Michael Chertoff, executive chairman of The Chertoff Group and the Department of Homeland Security Secretary under George W. Bush, speaks during the Concordia Annual Summit in New York City on Sept. 23, 2019. Chertoff and Clinton administration Deputy Attorney General Jamie Gorelick will lead a “review and assessment” of the DHS’ Disinformation Governance Board.
Michael Chertoff, executive chairman of The Chertoff Group and the Department of Homeland Security Secretary under George W. Bush, speaks during the Concordia Annual Summit in New York City on Sept. 23, 2019. Chertoff and Clinton administration Deputy Attorney General Jamie Gorelick will lead a “review and assessment” of the DHS’ Disinformation Governance Board. (Riccardo Savi / Getty Images for Concordia Summit)
Yes, the loathed Nina Jankowicz is gone from the Department of Homeland Security’s so-called “Ministry of Truth,” but the Disinformation Governance Board itself isn’t being quashed, merely “paused.”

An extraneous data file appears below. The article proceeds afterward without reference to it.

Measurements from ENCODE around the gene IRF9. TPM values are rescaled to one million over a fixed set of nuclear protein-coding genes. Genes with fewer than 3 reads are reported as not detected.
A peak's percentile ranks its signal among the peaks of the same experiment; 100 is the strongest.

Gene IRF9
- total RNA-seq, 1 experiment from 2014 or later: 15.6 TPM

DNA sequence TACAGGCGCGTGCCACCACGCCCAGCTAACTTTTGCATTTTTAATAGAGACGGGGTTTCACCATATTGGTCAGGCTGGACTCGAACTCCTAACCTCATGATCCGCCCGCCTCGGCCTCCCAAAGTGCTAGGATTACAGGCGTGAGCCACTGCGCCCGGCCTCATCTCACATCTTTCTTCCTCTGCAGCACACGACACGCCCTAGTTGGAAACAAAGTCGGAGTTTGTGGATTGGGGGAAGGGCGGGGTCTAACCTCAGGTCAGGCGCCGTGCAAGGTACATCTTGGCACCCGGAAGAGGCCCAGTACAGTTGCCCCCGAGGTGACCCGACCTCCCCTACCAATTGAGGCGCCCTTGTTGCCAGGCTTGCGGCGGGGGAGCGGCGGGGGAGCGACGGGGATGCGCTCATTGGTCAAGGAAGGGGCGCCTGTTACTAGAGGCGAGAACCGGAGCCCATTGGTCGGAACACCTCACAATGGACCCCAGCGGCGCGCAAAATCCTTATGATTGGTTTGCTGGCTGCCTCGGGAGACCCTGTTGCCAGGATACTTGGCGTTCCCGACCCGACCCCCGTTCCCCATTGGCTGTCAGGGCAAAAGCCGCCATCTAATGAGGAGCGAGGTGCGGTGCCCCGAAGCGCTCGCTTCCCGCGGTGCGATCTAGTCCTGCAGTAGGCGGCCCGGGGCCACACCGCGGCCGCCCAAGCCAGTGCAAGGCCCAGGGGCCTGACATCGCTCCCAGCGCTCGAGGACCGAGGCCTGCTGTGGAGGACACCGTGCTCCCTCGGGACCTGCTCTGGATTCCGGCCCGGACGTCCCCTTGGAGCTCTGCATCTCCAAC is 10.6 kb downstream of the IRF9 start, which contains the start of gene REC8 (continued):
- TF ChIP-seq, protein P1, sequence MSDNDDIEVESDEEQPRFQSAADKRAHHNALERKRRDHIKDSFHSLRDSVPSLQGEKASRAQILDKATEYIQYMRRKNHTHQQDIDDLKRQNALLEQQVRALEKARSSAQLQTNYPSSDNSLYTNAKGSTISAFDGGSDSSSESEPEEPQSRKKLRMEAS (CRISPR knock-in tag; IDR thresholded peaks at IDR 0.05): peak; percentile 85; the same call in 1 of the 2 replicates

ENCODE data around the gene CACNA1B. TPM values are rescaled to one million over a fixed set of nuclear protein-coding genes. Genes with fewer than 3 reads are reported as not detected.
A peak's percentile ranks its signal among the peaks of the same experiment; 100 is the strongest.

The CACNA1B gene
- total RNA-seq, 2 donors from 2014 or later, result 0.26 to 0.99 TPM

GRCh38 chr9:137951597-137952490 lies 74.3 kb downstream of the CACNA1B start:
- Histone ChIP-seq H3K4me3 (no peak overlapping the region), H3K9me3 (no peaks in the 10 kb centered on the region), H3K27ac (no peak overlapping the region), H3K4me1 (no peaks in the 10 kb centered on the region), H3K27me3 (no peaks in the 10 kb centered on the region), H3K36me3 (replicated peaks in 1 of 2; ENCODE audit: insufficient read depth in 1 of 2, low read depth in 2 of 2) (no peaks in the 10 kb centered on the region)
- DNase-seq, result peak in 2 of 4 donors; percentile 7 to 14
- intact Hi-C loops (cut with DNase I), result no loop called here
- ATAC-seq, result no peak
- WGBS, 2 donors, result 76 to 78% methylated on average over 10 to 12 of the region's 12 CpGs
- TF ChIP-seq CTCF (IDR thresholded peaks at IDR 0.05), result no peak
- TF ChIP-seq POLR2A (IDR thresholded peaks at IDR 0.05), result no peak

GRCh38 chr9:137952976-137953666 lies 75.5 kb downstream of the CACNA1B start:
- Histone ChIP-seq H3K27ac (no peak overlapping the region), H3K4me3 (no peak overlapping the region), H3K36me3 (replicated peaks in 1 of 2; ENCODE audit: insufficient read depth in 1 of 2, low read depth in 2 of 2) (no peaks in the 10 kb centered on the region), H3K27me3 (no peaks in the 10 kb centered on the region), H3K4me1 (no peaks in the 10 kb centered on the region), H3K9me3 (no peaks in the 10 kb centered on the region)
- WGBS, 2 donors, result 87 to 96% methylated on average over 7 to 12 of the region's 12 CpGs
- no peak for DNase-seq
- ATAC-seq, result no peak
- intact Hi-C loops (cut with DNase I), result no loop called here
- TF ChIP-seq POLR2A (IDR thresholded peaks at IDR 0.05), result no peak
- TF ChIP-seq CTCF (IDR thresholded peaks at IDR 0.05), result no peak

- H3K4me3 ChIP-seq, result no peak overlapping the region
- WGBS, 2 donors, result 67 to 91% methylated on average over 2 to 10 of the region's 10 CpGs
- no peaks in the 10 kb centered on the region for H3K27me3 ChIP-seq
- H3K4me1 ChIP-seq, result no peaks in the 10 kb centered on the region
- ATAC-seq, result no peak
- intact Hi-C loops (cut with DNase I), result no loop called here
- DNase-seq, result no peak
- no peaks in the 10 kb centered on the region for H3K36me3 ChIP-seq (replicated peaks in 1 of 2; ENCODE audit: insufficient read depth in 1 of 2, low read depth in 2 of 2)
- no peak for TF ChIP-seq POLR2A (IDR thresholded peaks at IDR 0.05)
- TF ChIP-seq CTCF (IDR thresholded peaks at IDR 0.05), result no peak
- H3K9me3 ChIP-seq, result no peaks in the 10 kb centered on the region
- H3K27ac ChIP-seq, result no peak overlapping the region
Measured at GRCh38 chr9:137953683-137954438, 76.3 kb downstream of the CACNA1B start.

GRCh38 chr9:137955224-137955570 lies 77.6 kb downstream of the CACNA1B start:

Now, President Joe Biden’s administration is picking two people to lead a “review and assessment” of the board, which they called “grossly and intentionally mischaracterized.”
In other words, although it isn’t running, the Disinformation Governance Board is still alive — and the two people being brought on to review it won’t end any of the criticism.
In a statement Wednesday, DHS announced former George W. Bush administration Homeland Security Secretary Michael Chertoff and Clinton administration Deputy Attorney General Jamie Gorelick would be doing the review, designed “to help instill trust in our work.”
(Here at The Western Journal, we’ve been chronicling the disquieting nature of the proposed Disinformation Governance Board, from its inception to Nina Jankowicz’s sudden resignation on Tuesday. We’ll continue to bring America the truth — and you can help us by subscribing.)
DHS announced the onboarding of Chertoff and Gorelick via a statement that assured Americans the “internal working group” was established “to ensure the Department’s disinformation-related work protects free speech, civil rights, civil liberties, and privacy.”